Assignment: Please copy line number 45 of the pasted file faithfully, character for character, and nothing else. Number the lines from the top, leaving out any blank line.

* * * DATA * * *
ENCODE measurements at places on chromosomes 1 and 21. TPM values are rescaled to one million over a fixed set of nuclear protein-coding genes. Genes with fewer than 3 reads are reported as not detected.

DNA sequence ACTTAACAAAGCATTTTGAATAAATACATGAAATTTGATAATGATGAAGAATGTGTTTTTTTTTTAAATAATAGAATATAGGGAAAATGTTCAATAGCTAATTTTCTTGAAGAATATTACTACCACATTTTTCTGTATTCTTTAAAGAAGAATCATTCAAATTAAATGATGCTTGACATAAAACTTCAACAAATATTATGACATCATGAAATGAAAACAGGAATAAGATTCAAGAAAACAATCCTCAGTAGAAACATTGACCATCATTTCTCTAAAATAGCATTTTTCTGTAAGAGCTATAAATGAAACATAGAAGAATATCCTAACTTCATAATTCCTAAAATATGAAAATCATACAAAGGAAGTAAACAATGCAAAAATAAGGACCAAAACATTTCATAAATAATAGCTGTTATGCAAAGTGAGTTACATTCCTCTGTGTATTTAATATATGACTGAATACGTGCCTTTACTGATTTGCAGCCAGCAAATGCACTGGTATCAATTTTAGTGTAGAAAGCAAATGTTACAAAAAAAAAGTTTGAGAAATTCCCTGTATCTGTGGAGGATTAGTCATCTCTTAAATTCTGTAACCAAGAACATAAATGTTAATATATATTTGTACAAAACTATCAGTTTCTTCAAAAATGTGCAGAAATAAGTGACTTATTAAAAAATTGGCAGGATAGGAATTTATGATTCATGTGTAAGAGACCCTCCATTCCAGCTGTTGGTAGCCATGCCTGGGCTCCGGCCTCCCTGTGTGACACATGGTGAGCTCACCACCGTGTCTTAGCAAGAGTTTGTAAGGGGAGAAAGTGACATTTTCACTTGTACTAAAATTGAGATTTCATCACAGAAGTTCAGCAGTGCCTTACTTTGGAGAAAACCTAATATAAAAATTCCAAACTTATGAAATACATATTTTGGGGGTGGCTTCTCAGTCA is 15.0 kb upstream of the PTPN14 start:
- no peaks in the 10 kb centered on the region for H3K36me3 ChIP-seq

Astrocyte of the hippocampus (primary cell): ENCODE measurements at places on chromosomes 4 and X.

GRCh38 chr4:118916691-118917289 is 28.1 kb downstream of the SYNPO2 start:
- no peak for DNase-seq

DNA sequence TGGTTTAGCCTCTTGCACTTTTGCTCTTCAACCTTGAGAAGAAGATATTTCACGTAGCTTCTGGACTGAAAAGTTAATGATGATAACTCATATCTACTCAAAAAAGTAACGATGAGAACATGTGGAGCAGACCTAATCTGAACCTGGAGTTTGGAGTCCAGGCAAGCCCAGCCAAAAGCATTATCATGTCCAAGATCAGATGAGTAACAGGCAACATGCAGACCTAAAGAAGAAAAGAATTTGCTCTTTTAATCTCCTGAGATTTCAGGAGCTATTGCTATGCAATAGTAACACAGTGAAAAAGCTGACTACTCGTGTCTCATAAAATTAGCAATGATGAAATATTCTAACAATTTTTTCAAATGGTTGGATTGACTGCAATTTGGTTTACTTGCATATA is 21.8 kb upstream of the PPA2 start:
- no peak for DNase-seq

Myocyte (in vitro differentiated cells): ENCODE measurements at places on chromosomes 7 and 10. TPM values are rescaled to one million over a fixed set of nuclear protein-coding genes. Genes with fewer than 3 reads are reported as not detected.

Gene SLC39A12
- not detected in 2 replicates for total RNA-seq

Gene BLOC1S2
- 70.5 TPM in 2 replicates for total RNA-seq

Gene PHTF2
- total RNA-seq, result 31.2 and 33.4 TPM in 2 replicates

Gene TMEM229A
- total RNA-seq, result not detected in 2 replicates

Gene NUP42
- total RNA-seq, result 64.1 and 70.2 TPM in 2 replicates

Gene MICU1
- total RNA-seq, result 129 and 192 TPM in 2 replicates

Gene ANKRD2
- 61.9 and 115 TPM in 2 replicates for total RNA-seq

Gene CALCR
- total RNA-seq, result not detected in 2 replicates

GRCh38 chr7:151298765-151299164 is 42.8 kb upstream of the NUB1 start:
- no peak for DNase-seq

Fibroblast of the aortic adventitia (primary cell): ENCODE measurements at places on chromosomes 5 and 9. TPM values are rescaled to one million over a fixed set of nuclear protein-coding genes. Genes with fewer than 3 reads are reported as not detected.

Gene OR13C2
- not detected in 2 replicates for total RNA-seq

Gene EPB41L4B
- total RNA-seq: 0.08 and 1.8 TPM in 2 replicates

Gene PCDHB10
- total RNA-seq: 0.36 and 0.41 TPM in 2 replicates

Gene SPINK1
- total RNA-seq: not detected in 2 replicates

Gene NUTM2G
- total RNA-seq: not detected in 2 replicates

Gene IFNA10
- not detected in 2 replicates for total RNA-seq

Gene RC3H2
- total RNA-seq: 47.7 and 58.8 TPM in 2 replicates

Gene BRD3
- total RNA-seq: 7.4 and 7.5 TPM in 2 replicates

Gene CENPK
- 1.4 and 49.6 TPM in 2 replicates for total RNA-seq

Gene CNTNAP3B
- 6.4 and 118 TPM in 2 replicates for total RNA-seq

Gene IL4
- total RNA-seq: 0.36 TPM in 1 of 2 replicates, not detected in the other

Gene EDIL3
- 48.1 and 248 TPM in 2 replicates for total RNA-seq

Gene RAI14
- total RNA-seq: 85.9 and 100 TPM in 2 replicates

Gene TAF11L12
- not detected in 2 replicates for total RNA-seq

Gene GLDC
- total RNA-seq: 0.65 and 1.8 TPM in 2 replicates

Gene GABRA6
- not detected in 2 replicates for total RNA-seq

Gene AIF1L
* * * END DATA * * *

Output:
Gene CENPK